Bob Sutherland, born May 21, 1942, died March 30, 1997

BOB Sutherland, winner of the World Indoor Bowls championship in 1983 and Scotland's national bowls coach for the last nine years lost his battle with cancer when he died late on Sunday evening in the St Columba's Hospice, Edinburgh, aged 54.

While he will be remembered mainly for his contribution to the bowls world his early sporting exploits were confined to the football field.

Signed by Rangers as a promising 17-year-old in 1959 the West Lothian man stayed with the Glasgow club until 1964 when he moved on to

Stirling Albion.

He never managed to figure in the first team at Ibrox and a knee injury prevented him from extending his career much at Stirling where, forced into an early retirement, he turned his attention to bowls.

He made almost an instant impact and within a few years found himself in both the indoor and outdoor international sides and in 1975 he made the big breakthrough after winning the first of his two national indoor singles titles.

The second came in 1983 and signalled the highlight of his career when he went on to add the British and World titles in the same season to become the only Scot to hold all three titles simultaneously.

His world indoor win saw him leave his job as a sales representative in the building trade to embark on a career as a full-time professional bowler and over the next few years he pioneered many new ventures in the game.

As the sport grew in popularity Sutherland found his skills more in demand and he began to see his talents pointed more in the direction of coaching.

Never happier than when on the green with newcomers to the game, particularly youngsters, he freely admitted he derived tremendous satisfaction from imparting his considerable knowledge to those learning the rudiments of the game.

With coaching becoming an ever-increasing part of bowls Bob found himself called upon by the governing bodies of the game in Scotland - the Scottish Bowling Association and the Scottish Indoor Bowling Association - to set up their national coaching scheme.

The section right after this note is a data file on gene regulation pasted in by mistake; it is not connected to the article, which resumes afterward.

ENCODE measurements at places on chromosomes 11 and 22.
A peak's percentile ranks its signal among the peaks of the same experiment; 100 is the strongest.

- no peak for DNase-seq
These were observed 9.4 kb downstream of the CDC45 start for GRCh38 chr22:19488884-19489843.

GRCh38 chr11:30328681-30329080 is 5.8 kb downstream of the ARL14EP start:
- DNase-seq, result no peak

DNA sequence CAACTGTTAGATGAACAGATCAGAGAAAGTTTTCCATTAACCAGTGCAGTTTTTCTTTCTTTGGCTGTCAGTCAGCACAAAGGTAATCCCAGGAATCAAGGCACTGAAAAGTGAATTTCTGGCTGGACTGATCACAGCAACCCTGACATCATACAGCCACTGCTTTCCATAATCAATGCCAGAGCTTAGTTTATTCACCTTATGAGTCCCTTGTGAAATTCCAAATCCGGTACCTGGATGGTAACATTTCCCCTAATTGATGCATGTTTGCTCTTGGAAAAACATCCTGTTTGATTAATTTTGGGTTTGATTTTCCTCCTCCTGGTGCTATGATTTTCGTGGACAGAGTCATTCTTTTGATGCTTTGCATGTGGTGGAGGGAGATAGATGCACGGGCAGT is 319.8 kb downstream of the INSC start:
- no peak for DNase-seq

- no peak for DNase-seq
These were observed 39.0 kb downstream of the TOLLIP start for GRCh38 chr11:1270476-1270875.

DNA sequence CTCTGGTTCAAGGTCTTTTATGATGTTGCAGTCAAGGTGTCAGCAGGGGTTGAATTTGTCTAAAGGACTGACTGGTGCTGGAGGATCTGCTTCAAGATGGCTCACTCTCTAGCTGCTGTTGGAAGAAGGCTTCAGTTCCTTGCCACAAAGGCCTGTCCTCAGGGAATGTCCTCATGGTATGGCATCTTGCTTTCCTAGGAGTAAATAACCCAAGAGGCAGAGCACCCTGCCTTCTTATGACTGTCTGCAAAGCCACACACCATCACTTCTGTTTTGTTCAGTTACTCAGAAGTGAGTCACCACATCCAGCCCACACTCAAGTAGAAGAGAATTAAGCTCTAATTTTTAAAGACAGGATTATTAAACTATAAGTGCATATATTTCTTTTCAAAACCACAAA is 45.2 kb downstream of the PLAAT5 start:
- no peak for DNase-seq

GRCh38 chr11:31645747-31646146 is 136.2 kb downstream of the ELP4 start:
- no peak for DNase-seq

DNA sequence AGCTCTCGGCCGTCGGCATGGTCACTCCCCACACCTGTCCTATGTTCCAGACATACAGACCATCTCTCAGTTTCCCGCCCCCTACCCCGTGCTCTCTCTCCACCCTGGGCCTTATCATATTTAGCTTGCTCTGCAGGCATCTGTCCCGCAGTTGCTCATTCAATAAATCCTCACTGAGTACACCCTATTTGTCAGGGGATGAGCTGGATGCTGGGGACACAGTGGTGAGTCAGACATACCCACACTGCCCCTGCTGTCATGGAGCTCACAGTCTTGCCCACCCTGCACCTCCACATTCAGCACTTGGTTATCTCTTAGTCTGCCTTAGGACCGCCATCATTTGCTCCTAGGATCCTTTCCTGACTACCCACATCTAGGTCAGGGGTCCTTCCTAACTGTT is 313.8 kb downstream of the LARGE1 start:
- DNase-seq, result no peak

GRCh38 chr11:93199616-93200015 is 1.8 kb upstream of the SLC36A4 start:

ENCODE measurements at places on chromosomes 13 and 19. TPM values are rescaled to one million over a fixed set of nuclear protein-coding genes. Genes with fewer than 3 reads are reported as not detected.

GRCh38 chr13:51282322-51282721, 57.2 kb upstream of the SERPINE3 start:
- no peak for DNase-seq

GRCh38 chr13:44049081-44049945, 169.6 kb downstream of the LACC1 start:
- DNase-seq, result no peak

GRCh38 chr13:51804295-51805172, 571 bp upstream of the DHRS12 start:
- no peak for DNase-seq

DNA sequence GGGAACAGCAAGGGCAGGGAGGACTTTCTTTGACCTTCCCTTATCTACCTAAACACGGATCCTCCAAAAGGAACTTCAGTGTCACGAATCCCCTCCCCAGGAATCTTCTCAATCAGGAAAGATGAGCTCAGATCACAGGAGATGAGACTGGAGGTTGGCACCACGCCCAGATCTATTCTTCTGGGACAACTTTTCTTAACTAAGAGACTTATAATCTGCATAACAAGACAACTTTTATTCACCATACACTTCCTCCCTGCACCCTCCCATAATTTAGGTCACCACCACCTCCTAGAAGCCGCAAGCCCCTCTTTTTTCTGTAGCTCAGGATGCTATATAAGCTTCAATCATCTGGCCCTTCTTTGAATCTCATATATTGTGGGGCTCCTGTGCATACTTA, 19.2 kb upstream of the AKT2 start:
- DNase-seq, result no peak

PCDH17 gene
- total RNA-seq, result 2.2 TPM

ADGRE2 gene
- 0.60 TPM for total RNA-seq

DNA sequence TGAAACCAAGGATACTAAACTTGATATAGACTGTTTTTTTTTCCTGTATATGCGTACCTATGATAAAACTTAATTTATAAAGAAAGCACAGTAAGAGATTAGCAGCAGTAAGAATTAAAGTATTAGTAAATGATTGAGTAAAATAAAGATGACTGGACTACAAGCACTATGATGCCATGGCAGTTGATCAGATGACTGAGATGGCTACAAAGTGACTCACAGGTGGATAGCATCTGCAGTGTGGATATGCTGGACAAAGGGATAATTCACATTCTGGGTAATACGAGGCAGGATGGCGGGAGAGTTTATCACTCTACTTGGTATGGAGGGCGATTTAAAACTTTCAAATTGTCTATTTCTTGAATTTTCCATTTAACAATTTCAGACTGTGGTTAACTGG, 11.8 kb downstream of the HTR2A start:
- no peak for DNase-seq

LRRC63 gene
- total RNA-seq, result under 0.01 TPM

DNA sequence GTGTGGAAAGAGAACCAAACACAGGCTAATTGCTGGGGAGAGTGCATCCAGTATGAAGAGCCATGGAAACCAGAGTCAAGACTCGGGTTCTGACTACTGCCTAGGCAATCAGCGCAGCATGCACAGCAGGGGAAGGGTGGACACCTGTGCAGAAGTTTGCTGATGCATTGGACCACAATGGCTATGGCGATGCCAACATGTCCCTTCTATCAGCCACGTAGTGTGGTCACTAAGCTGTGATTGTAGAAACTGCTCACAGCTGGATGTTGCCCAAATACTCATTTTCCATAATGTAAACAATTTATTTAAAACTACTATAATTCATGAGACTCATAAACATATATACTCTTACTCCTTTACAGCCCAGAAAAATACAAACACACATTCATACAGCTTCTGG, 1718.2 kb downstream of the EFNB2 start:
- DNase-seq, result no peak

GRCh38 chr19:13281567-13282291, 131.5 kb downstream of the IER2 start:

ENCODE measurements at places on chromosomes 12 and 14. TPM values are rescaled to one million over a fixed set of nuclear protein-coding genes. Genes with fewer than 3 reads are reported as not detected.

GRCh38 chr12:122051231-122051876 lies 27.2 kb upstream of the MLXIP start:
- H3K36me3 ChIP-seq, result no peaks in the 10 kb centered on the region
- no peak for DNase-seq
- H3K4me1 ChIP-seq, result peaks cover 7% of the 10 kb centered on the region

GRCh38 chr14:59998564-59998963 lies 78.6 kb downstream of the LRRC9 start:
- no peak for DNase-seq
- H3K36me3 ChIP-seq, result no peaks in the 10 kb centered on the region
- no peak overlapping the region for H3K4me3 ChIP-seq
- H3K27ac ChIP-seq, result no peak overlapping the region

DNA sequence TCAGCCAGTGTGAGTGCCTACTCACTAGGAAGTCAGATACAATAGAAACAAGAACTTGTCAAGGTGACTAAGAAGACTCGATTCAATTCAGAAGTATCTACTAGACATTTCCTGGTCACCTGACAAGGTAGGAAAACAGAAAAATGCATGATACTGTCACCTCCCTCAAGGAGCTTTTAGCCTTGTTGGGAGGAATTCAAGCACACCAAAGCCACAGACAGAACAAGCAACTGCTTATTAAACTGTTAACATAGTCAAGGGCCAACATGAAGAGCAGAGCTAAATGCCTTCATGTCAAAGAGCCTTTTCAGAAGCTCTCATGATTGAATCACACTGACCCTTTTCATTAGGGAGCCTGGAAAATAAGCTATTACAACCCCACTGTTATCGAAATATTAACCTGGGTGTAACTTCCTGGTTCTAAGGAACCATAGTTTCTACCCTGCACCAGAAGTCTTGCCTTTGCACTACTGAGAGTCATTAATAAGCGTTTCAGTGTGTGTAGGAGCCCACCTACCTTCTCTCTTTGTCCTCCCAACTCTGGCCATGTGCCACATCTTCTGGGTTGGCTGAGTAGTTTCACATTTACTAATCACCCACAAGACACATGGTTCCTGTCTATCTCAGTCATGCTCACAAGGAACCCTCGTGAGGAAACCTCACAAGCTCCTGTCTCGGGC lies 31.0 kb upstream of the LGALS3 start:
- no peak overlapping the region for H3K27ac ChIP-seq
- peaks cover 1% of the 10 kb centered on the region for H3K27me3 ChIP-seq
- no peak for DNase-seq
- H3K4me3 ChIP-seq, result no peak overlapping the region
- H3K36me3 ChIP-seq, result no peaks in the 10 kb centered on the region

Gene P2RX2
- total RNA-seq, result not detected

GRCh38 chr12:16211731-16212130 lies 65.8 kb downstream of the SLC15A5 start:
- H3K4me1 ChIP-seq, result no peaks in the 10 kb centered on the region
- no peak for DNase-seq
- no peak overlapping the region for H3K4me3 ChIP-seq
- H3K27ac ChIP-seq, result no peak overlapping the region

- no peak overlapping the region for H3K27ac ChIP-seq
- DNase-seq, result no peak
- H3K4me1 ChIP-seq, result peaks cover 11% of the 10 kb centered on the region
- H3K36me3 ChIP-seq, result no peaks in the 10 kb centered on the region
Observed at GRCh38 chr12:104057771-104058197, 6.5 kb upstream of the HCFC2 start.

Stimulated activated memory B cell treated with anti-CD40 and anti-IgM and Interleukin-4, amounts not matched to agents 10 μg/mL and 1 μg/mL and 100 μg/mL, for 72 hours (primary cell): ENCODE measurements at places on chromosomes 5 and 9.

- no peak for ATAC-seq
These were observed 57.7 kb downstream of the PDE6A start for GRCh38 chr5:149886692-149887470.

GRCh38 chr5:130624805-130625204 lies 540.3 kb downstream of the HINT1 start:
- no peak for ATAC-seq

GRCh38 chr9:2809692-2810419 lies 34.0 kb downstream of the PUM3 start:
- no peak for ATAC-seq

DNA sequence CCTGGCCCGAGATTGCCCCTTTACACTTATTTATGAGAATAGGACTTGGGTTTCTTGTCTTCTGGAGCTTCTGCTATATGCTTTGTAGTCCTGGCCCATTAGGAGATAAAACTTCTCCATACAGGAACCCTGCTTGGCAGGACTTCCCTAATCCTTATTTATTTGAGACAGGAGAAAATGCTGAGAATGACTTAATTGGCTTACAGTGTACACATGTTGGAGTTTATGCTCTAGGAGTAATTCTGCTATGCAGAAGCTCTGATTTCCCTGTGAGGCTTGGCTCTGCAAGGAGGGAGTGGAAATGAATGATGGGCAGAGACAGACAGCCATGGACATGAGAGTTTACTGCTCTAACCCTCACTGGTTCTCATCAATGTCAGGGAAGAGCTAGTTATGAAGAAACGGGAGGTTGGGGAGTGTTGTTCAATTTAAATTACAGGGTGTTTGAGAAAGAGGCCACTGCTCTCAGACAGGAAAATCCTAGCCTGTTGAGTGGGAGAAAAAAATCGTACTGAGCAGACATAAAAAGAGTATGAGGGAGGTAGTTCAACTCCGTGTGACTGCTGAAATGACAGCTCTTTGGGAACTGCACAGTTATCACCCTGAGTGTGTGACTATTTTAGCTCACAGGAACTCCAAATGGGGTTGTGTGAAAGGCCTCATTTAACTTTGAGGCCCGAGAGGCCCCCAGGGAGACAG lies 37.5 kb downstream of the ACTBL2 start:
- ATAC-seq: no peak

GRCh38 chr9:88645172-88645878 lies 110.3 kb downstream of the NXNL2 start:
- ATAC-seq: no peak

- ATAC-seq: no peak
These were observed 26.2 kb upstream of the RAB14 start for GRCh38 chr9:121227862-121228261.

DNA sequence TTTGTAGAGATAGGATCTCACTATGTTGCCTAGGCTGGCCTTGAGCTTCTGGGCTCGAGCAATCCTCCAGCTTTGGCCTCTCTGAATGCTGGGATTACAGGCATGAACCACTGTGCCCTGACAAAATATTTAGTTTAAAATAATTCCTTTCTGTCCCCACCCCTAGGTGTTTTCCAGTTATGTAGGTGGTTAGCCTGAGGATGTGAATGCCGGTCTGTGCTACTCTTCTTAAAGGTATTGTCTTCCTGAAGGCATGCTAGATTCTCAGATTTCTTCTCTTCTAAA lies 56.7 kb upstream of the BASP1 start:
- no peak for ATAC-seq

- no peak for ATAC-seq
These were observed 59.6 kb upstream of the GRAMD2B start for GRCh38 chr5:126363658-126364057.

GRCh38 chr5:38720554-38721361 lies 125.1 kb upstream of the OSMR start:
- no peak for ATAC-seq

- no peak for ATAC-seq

Bob was appointed as national coach and in the ensuing years has seen the introduction of more than 1400 coaches at club, area and district level and the scheme has been so successful that every one of Scotland's 900 plus clubs now has a club coach.

Within the last two years he has developed coaching for partially sighted and disabled and was awarded the UK Coach of the Year award by the National Sports Council in the coaching development category.

Back in 1993 Bob was awarded the National Playing Field Association MacRobert Thistle award as Scotland's Sportsman of the Year.

Bob Sutherland's untimely death has not only robbed Scotland of one of its finest sporting ambassadors, it has left the game of bowls with a void that won't easily be filled.

His enthusiasm and application for the coaching position he held has seen the programme accelerated throughout all the clubs in Scotland both indoor and outdoor and that in itself will be a lasting legacy to the achievements of Bob Sutherland.

Not content with his world championship triumph in 1983 Bob Sutherland went on to leave the more tangible legacy of his achievements.

While his efforts to date are justifiably applauded the long term prospect for the game in Scotland have never been brighter - due in no small part to the efforts of Bob .

I suspect he would have settled for that when that football injury threatened his sporting ambitions back in the late 60s.